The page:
The scientific process of developing a specific chemical fingerprint and tracing it back to a specific source, in this case Tonawanda Coke, is known as "source apportionment." Each factory releases its own specific mixture of pollutants. They perform some kind of combustion process or processes, and so they release chemicals specific to those processes belonging to a class of cancer-causing chemicals called polycyclic aromatic hydrocarbons (PAHs).
Burning cigarettes, running vehicles, cooking on a charcoal grill and making a bonfire also releases PAHs — albeit in much smaller amounts. Different types of combustion — including the production of coke, which comes from heating coal at high temperatures — release different types of PAHs and other associated health-harming chemicals, such as particulate matter, sulfur and carbon dioxide.
A soil sample is taken in 2018 to test for pollutants.
Douglas Levere / University at Buffalo
In 2017, while Tonawanda Coke was still running some of its coke ovens, Gardella and his team took air and soil samples on site, as well as a sample of the coke the plant produced, to gather data that could be used to develop a chemical fingerprint unique to the factory. Then they held community meetings where they called on the public for help collecting soil samples from their properties and taught them how to collect samples that could be used for scientific analysis.
In total residents collected 182 soil samples, and Gardella's team also analyzed public data on contaminants from 65 toxic release sites in their test area in northwestern Erie County, New York. The scientists sent both the air and soil samples to independent laboratory ALS Environmental to be analyzed for 169 different industrial chemicals. The results?
"On the Tonawanda Coke property, soil samples had levels of PAHs that were through the roof," said Gardella. "I had never seen anything this contaminated before, and I've seen some pretty contaminated sites."
Analysis of the resident-collected soil samples also revealed high levels of pollution, specifically on properties immediately surrounding the plant; as well as properties east, northeast and west of the plant. Chemicals found in soil samples included PAHs, PCBs, cyanide and heavy metals such as lead, mercury and arsenic. Some of the residential samples in the worst polluted areas had levels of toxic chemicals that exceeded federal and state guidelines that would necessitate a cleanup.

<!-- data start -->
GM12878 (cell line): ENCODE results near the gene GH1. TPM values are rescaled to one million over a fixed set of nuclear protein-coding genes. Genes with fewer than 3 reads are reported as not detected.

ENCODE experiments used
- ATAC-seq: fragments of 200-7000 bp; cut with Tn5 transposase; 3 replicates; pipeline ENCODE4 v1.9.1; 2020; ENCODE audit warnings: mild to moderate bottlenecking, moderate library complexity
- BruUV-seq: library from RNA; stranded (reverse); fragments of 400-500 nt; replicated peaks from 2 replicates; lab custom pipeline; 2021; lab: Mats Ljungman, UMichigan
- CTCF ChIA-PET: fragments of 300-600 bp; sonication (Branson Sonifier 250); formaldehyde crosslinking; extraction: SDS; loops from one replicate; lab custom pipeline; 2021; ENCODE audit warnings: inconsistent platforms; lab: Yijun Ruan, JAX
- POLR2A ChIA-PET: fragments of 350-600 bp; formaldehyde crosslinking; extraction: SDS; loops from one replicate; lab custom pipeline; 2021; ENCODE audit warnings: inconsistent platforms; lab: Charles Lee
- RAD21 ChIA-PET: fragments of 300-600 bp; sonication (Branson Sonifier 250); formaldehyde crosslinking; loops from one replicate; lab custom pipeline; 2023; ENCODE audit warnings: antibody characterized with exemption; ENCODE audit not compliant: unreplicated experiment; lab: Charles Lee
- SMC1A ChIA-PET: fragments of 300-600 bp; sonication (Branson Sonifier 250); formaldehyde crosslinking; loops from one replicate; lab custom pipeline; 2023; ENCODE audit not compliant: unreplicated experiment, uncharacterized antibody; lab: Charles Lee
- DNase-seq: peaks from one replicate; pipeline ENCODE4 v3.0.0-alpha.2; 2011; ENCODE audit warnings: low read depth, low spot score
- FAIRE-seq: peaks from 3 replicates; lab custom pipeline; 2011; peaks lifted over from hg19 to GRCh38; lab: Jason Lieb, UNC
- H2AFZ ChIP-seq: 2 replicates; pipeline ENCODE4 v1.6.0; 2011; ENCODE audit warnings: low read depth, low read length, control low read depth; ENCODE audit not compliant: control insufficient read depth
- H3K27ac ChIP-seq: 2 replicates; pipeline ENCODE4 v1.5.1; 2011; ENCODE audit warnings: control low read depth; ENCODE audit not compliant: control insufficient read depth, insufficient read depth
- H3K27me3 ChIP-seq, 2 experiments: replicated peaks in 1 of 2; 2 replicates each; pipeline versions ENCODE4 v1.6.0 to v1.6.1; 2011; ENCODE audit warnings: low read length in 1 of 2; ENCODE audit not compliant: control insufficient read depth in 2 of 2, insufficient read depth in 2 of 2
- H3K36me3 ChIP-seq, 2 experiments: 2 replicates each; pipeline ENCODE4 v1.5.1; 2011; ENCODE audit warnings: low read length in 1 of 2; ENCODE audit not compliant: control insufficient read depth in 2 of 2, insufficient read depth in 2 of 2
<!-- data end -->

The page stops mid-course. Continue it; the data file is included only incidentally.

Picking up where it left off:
Mapping the Risks
Understanding the kind of pollutants in the area was just the first step. Next, to understand whether or not the pollutants on residential properties definitely came from Tonawanda Coke and not another industrial polluter, researchers need to do more testing. In 2018 the scientists asked residents to take 130 more samples within the most highly polluted areas and began the process of determining source apportionment — matching the chemical fingerprint.
"I am currently building a library of chemical standards from pollutants found on the Tonawanda Coke property so I know what chemicals we are looking for and what its unique chemical fingerprint should look like," said Kaitlin Ordiway, a State University of New York at Buffalo graduate student now working on the source apportionment component of the study.
Because Tonawanda was the only coke plant in this highly industrial area of New York, Ordiway says she's using advanced chemical tests to look specifically for PAHs associated with coke production. These include anthracene, phenanthrene, benzo(a)pyrene and benzo(g,h,i)perylene. PAHs are more complex versions of one of the simplest aromatic hydrocarbons, benzene, a very common — and toxic —emission from industries of all kinds.
"The PAHs I'm looking for have a more complex molecular structure than benzene, and so they can be used to develop a more detailed and accurate fingerprint," Ordiway said.